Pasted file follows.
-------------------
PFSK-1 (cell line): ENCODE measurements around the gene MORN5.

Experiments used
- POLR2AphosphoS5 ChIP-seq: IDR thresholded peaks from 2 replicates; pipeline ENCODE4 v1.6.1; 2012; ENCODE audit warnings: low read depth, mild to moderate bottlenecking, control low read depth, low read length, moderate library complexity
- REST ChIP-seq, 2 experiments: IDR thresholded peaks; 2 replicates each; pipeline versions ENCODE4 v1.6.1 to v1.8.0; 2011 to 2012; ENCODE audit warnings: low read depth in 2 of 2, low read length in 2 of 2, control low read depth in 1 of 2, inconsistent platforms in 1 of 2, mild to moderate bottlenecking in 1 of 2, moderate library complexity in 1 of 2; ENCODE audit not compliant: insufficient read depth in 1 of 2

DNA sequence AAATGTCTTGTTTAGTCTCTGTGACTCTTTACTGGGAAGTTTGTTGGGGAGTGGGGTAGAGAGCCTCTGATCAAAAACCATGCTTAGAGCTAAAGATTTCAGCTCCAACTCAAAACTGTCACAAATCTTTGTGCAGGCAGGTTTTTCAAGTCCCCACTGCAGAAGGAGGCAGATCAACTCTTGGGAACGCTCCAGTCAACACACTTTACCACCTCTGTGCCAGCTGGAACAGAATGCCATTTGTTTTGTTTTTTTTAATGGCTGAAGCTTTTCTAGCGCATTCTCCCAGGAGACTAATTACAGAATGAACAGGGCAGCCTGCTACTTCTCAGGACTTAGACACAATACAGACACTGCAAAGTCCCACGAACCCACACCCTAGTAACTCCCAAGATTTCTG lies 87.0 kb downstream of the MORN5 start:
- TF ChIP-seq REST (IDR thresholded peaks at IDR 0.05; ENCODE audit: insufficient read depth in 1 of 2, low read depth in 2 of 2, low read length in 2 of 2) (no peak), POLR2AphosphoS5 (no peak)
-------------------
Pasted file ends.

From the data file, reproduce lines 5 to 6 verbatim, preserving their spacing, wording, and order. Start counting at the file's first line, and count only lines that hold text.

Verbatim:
DNA sequence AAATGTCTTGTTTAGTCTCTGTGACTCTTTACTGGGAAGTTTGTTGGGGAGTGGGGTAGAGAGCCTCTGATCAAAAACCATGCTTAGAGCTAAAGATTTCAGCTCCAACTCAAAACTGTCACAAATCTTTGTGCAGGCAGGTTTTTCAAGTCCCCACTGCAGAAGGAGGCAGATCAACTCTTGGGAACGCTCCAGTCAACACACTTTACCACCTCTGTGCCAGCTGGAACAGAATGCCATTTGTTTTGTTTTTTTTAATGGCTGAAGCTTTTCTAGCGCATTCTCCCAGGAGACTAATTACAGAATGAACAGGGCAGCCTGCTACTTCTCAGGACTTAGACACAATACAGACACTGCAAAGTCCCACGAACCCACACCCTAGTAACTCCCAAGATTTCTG lies 87.0 kb downstream of the MORN5 start:
- TF ChIP-seq REST (IDR thresholded peaks at IDR 0.05; ENCODE audit: insufficient read depth in 1 of 2, low read depth in 2 of 2, low read length in 2 of 2) (no peak), POLR2AphosphoS5 (no peak)